Russia proposes a nationwide permafrost monitoring program
Permafrost thaw could have serious consequences for future infrastructure in Russia's Arctic.
Russian authorities have made the Arctic a top priority and big sums are to be invested in new regional industry and infrastructure.
But thawing permafrost could potentially complicate those plans. Across the country’s north, buildings, roads and industrial installations are slowly sliding into the ground.
Decision makers in Moscow now increasingly see the permafrost thaw as an issue of concern, and measures are taken to step up mapping.
According to Minister of Natural Resources Aleksandr Kozlov, a state monitoring system for the permafrost will be established, and this system will be anchored in federal legislation.
“65 percent of Russia’s territory is located in the permafrost zone, but this is not mentioned in a single federal program document, despite the fact that the permafrost area is a vital component in the natural environment, of which the landscape, vegetation and coastline is dependent,” Kozlov says in a statement.
The melting already has major consequences for people living in the region, he explains.
“We see how the melting of the permafrost is triggering accidents at industrial and housing objects, therefore it is obvious that the state needs a system for monitoring and early-warning of negative consequences of the degradation of the permafrost,” he underlines.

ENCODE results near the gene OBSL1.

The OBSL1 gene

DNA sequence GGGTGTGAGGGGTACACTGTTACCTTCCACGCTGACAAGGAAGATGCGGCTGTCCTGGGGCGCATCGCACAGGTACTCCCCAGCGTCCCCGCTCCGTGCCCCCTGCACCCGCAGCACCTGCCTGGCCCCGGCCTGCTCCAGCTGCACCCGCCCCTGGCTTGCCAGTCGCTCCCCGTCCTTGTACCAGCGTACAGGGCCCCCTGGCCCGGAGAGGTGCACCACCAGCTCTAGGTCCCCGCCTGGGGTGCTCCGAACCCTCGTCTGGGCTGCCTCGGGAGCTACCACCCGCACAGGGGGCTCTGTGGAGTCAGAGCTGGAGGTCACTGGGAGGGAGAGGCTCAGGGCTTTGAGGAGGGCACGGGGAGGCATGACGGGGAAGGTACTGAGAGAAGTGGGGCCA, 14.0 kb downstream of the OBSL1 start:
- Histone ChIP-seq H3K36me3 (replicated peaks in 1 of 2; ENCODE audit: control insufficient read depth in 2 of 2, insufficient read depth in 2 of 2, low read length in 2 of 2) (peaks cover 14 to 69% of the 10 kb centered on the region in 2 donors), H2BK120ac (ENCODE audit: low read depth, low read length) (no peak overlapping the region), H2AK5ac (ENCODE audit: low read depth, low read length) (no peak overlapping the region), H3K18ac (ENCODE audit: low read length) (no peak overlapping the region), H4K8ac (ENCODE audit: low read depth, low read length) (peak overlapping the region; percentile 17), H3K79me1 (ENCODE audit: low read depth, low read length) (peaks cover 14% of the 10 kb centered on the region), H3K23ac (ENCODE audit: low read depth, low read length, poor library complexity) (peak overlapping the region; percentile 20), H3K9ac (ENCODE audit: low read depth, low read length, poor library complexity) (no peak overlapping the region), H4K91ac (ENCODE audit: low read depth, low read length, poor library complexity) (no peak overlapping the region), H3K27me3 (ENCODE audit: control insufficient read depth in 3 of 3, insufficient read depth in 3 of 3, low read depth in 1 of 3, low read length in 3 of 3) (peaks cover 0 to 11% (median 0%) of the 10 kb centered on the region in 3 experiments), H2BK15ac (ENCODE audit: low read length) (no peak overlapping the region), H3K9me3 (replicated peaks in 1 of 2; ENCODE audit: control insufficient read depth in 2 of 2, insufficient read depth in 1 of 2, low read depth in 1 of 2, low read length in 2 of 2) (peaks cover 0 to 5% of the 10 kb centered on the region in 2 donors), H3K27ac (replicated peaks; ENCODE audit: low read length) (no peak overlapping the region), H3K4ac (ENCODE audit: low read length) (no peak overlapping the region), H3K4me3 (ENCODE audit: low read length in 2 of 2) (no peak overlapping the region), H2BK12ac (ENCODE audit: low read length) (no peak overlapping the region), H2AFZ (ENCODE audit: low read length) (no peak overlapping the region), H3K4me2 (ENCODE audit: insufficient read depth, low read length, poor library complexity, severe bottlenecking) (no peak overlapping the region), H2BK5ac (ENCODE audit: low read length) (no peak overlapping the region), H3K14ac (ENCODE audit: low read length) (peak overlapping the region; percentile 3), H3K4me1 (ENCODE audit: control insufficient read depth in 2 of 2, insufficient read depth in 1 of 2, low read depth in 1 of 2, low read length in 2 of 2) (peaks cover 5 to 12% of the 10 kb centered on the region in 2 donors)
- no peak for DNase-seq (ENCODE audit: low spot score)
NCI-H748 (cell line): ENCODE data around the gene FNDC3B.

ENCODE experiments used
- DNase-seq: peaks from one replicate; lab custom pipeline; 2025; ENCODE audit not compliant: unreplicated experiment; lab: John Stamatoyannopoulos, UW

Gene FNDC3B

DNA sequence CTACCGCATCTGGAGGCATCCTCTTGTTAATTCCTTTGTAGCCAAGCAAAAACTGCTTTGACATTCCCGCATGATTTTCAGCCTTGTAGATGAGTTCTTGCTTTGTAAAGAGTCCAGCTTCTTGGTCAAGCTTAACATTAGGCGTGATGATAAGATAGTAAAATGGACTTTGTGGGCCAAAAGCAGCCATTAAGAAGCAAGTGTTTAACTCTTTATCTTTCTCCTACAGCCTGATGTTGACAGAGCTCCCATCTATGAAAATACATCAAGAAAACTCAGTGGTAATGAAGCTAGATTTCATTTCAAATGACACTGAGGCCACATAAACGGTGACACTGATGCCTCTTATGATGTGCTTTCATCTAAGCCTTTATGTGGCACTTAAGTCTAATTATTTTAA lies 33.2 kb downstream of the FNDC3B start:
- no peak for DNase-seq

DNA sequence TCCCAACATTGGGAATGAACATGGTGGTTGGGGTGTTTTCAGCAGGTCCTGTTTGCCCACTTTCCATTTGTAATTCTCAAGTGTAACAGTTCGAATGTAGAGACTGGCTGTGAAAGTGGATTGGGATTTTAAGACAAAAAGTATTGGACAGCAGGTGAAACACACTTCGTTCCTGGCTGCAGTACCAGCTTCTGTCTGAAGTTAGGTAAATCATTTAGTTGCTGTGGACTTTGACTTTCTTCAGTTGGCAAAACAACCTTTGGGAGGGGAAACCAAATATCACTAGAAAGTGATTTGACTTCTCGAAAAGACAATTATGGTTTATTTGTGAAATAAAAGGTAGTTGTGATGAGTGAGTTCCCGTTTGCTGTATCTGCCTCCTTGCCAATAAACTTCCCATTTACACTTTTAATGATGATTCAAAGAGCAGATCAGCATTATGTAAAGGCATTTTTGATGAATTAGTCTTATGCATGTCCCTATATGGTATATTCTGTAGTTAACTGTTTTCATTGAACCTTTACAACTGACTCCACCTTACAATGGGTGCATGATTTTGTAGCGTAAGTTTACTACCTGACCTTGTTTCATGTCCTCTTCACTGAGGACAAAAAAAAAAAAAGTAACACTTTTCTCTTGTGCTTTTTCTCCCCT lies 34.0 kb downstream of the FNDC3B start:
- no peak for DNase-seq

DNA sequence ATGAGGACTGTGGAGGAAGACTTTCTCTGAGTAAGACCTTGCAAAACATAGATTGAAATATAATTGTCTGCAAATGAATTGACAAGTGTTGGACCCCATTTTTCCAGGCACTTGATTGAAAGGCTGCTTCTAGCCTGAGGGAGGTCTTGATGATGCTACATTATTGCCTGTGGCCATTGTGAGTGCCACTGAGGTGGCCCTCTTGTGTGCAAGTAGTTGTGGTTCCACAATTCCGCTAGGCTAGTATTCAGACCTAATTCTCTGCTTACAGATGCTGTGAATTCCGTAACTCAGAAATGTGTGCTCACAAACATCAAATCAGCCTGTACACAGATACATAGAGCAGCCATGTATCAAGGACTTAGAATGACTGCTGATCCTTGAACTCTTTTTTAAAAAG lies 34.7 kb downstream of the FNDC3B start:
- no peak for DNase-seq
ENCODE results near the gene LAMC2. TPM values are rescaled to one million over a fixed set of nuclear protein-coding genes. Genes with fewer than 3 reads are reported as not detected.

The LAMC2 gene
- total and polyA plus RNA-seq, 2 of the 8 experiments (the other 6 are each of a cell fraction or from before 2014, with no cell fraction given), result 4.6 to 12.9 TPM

“We have to protect the nature from environmental catastrophe,” he says.
The new monitoring system will be based on existing research installations managed by state meteorological authority Roshydromet, and two development phases are envisaged.
The first pilot phase will cover the period 2022-2024 and be based on experiences and methodology applied in Spitsbergen, Franz Josef Land and Severnaya Zemlya, the Ministry of Natural Resources said.
In addition to the federal monitoring system come several regional initiatives. In the Yamal-Nenets region, a laboratory for permafrost studies will this year be opened.
The lab is developed on an initiative from governor Dmitry Artyukhov, according to the regional government. It is believed to be the first of its kind in Russia.
“Climate change and the melting of the permafrost is a huge challenge not only to Yamal, but to the whole of Russia,” Artyukhov says.